Review: Nova Swing, by M. John Harrison

NovaSwing

(Gollancz, 2007, ISBN: 0-575-07028-5)

(Review first published on the ASIM website, July 2007.)

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Vic Serotonin describes himself as ‘travel agent’, a tour guide into Saudade’s forbidden Event Site, a section of the city in which a mysterious cosmic calamity has unleashed the bad physics of the Kefahuchi Tract. Lens Aschemann is a Site Crime detective whose role is to ensure that Saudade’s less reputable citizens, Serotonin included, are prevented from bringing dangerous and nebulous alien artefacts out of the Site. These two protagonists orbit around each other like particle and antiparticle in a story that’s intriguing, memorable, and difficult to satisfactorily categorise.

M. John Harrison shares with Iain M. Banks Britishness, the initial M., and an extensive writing career that includes significant works in both the literary and speculative fiction spheres. However, while Banks’s Culture novels are often marvellously obsessed with gadgetry, Harrison’s work here shows a greater tendency towards the cyberpunk themes of wetware and genetic modification. If this is cyberpunk, however, it’s a variant that is filtered through the genres of classic American detective fiction, space opera, and modern European literary fiction.

Nova Swing is a companion volume to Harrison’s most recent previous novel, Light, but the current story stands perfectly well on its own. (In any event, I haven’t yet read Light, but Nova Swing is sufficiently intriguing that that’s likely to be rectified soon.)

Nova Swing is peopled with memorably flawed characters. Serotonin is presented as a drifter, a loner, a man incapable of understanding himself (let alone the shifting, unreliable urban landscape around him), but for all that he’s no fool. Aschemann, who chooses to look like the older Albert Einstein, is persistently haunted by the mysterious death, some years before, of his estranged wife. As the novel progresses, events are portrayed through their eyes, as well as through the eyes of Alice Nylon, an eight-year-old gun-toting security guard (and leader of an entire posse of gun-kiddies); Liv Hula, barkeep at a run-down bar near one of the entry points to the city’s event site; Paulie DeRaad, gangster and racketeer, suspected by Site Crime of involvement with a nightclub that appears reluctant to obey the law of mass conservation; and many others. Harrison does a masterful job of describing his characters deftly, succinctly, and without cliché: these are people with troubled pasts, each with his or her own agenda, and with competing, sometimes irreconcilable motivations. Furthermore, we learn about them incrementally, in short but highly descriptive phrases that Harrison weaves through the narrative very skilfully. There’s also much acerbic humour, as for example in Aschemann’s frustrated characterization of Paulie: “The problem with DeRaad will always be the same. He’s never quite intelligent enough for his own good, and never quite stupid enough for ours.”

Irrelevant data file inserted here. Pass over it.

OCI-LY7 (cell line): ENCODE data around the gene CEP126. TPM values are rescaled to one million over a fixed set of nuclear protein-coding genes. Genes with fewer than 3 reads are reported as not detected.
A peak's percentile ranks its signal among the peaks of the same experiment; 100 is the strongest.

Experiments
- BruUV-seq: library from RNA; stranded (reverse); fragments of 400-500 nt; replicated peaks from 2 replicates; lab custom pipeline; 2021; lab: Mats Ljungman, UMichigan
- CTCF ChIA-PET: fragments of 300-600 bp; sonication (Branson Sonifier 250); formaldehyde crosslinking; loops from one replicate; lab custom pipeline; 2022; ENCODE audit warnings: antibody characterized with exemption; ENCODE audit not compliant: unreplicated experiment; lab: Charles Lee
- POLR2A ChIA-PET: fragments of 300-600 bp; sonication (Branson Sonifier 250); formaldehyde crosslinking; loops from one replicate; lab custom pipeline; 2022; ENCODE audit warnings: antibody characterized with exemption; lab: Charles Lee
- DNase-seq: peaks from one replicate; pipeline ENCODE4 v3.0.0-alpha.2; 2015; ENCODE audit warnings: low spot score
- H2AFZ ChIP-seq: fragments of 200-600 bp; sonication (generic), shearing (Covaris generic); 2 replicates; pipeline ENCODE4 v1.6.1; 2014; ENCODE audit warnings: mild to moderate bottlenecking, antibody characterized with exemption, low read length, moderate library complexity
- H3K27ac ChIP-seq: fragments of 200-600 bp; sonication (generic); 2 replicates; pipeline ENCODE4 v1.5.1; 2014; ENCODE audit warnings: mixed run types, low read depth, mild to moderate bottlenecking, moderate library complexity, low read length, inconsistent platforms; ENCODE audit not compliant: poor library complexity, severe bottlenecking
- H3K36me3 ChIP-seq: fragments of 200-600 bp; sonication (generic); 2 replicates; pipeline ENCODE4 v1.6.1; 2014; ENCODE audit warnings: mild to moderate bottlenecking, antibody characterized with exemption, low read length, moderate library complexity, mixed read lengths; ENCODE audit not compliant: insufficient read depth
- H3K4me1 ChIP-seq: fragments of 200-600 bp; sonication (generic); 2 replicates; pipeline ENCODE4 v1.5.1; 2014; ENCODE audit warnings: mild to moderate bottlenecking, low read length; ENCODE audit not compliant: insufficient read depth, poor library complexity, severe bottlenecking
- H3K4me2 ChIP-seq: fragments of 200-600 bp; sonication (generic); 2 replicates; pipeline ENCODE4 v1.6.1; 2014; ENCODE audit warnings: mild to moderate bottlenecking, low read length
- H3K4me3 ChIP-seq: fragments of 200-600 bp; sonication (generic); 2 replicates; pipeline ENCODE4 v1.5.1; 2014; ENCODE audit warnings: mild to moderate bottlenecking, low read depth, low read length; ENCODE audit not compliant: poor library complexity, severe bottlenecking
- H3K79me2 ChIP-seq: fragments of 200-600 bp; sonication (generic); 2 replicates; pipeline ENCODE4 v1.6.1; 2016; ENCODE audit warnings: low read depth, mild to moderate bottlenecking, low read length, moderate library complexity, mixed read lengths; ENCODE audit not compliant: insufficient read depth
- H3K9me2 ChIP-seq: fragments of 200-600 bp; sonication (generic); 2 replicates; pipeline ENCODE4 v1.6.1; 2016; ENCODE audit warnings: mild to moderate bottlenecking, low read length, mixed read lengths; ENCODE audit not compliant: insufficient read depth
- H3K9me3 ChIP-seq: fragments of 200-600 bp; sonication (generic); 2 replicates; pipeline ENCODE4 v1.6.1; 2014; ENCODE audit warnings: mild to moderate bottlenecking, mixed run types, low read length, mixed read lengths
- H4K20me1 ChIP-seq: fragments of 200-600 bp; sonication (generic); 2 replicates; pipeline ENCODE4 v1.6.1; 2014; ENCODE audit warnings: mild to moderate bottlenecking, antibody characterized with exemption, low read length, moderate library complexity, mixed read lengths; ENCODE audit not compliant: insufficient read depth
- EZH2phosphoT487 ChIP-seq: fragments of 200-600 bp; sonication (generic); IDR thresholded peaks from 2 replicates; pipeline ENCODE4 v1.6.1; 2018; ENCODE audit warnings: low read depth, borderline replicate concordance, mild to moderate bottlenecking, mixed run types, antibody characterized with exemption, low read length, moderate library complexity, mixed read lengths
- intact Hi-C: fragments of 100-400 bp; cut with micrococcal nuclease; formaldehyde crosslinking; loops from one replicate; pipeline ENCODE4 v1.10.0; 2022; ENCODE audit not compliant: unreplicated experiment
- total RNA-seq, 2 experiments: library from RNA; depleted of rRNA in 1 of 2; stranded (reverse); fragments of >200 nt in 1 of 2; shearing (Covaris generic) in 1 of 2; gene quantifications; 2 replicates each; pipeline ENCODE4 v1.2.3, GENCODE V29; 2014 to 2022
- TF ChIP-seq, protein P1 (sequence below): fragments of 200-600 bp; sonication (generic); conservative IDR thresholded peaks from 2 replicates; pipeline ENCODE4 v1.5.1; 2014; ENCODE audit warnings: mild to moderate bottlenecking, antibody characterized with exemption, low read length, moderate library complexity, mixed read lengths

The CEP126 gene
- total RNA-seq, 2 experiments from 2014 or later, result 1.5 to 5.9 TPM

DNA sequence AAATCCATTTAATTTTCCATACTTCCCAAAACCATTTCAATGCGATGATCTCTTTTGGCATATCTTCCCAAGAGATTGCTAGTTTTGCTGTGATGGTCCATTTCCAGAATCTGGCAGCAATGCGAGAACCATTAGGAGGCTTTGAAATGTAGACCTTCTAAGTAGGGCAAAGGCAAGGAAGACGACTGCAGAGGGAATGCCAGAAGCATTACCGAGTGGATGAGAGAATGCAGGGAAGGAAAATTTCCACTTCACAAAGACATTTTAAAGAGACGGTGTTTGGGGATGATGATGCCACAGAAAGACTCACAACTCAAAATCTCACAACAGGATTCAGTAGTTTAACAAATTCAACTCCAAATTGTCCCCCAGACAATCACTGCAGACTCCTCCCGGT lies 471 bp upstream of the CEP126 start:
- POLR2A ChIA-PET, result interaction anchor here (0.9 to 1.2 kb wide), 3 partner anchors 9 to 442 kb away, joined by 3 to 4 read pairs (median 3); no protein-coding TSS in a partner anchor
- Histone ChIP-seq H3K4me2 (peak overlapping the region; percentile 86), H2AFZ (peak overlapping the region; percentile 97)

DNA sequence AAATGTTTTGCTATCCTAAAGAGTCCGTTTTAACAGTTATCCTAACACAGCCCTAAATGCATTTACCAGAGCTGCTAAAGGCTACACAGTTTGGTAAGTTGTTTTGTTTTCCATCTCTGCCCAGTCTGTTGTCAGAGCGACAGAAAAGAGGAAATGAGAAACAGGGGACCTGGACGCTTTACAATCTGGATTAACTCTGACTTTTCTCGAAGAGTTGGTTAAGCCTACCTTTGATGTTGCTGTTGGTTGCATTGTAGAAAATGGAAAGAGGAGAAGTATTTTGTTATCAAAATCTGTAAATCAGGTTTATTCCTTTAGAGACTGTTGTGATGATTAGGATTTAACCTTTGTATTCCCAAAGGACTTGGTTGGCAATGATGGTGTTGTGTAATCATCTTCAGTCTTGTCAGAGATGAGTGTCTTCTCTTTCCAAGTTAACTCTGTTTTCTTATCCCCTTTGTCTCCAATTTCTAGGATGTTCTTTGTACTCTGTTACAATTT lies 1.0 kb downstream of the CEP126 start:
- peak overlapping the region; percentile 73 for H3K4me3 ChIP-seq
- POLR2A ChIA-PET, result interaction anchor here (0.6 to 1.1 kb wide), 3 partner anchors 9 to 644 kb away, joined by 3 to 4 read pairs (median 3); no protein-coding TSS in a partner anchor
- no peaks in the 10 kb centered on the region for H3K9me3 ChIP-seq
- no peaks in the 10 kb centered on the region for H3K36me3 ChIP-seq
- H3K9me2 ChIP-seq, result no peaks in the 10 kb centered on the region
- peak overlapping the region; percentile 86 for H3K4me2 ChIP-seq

The attention Harrison lavishes on character development is also focussed sharply on locale. Again, it’s a matter of brief descriptive flashes, but Saudade emerges as a vividly distinct and multifaceted future city. Like any sci-fi setting worth its salt, it would be fun to visit although you wouldn’t want to live there. The Otherness of the place is cleanly conveyed through Harrison’s hip-futurist argot, as much as through any conscious description: styles in vogue in Saudade include ‘that old New Nuevo Tango’, retro-radio, repro fashions, and a bewildering choice of genetic modifications, even off-the-rack wear-once bodies, if your tastes run to that, courtesy of the Uncle Zip franchise. Words such as ‘tailor’, ‘chopshop’, ‘cutter’, and ‘daughter’ take on new, often disturbing meanings in this environment, meanings that the reader quickly assimilates, though it took me until embarrassingly close to the end of the book before I realised that the ‘lights’ in phrases like ‘fifty lights down the beach’ were in fact light-years. This, I suspect, is where it would have been helpful to read the preceding book, Light, before taking on this one …

Do I have any qualms? There’s a multiple-way confrontation in the latter half of the book which, for me, didn’t work completely: it felt like a set-piece, installed to channel the narrative into the appropriate stream, rather than an organic extension of the preceding events. However, the tale both before and after this brief episode is something to savour, and many of Harrison’s turns of phrase are pure genius, whether the theme is interpersonal relationship (“Between them they summed up the sex industry and the fight industry. When Joe and Irene were together you couldn’t be sure which industry was which. They were a new form of entertainment in themselves.”) or locomotion (“… the car’s character changed. It became like a big, blunt animal, some species adapted neither for stealth nor pursuit but which, despite Darwinian constraints, had decided to learn them both.”). This is writing of a style and a standard unfortunately rare in speculative fiction.

If Nova Swing sounds like your kind of reading matter, then you can get it spliced into your current genetic matrix at the nearest Uncle Zip chopshop. Alternatively, it’s also available at discerning bookshops everywhere.

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(Reviewed by SImon Petrie, 2007)

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